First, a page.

Amazing Family Road Trip in the UK: English Peak District and Scottish West Highlands
We’ve been in the Outer Hebrides for two weeks now, and I’m going to write a separate post on the Isle of Lewis (where we’re staying this month), but today I wanted to highlight our road trip up here, because it was amazing.
When you’re planning a road trip in another country, it’s hard to imagine all the variables you might encounter–especially as Brits, who listened aghast to our plans to drive from southern England to the Isle of Lewis (the northwestern-most point in Europe), kept warning us that “our roads aren’t like American roads!” Well, I’m here to tell you that I’m loving the British roads, the drive was as smooth as it could’ve been in America, and it went off just as planned (phew!). I spent innumerable hours researching, so I had a good idea of what to expect and felt like we ended up with an overall really doable and successful itinerary. But we did learn some things along the way.
So I’ll share with you what we did, what worked well for a family of six with a baby and a toddler, what didn’t work well, and our favorite things.
Adventure To the Car Rental
We took the train from London Euston to Coventry, where we rented our car. (Well, we actually bought our car at a rental price and will sell it back to the dealer. This is for insurance purposes, as the driver is insured in the UK, not the vehicle. Providentially, we have USAA military insurance because both my parents served in the US Marines, so that greatly simplified our car insurance for a longer-term stay here.) While we’re glad we didn’t have to drive in London, this was by far the most difficult leg of our trip.
We packed light…for six people and five months (2 suitcases and 2 carry-ons total, plus a personal item each and our travel stroller), but we also borrowed 2 car seats and a pack n’ play/travel cot from a friend when we arrived in the UK. We were quite the menagerie toting all this stuff (and a baby and toddler) through Euston station, onto the train, and off the train. It was no joke. First of all, we traveled “super off peak,” so, mercifully, some of our suitcases could ride in empty seats–because there was no place to store our multiple large items. If it’d been rush hour, we would’ve been cooked. Then, somewhere along the way we realized that we’d have about two minutes flat to get all our stuff and people off the train before it chugged away. As we approached Coventry, we waited by the doors like horses at the gate, with a giant pile by the door. We literally charged onto the platform, Kate held the baby and a toddler hand, and Scott and Caleb and I were pretty much throwing luggage off the train in a crazed frenzy. But we got everything off in time! Then we had to take both an XL Uber and a taxi to fit everything and everyone from the train station to the car rental place.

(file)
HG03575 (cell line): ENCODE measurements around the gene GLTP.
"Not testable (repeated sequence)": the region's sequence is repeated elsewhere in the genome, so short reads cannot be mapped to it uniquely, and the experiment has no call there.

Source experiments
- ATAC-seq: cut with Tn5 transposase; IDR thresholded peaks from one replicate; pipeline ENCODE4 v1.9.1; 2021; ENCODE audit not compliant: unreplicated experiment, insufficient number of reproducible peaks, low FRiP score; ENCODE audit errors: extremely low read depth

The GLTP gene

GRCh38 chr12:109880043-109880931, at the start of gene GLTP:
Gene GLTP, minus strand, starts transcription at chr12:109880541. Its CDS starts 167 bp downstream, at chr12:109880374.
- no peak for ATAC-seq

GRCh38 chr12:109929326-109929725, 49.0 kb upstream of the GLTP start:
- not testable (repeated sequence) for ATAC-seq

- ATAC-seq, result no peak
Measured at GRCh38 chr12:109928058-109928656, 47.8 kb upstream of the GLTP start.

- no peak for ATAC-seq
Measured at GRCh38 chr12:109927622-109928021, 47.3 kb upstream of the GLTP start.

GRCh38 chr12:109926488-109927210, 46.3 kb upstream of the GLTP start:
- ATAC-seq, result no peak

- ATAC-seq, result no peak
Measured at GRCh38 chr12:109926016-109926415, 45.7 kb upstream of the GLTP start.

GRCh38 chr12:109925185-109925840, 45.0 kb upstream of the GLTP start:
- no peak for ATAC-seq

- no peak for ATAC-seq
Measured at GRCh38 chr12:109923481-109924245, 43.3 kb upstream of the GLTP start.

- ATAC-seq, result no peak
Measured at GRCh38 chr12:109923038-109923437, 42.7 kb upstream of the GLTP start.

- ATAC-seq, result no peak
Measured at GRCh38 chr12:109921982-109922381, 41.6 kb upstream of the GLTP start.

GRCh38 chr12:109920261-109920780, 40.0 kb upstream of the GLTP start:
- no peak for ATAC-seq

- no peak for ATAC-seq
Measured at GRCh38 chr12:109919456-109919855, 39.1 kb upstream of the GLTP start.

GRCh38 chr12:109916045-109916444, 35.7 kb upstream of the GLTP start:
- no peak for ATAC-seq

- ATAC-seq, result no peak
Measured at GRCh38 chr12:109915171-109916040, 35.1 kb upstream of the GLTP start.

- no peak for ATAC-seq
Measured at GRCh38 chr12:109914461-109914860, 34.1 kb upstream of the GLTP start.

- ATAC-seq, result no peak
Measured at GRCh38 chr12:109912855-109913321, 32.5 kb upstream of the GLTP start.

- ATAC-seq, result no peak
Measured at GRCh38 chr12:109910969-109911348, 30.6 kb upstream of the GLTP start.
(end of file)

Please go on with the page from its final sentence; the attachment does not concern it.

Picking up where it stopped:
Do you think we’re crazy yet? I promise it gets much less stressful from here!
1) If you have to take public transport in the UK, buy online first (or you will pay out the nose at the station) and look for times marked “super off peak.” It only cost us 21 pounds total to get from London to Coventry this way. Then pay attention to travel times. One train may get you there in almost half the time because it makes fewer stops. (This doesn’t really seem to affect the price either.)
2) If you have multiple items of large luggage and little kids, either get your car at the airport and brave London traffic or have your rental car delivered to you (pay extra!) or figure out a way to just send one adult sans luggage to the rental car place. We basically knew what we were getting into, but don’t be crazy like us.
The Peak District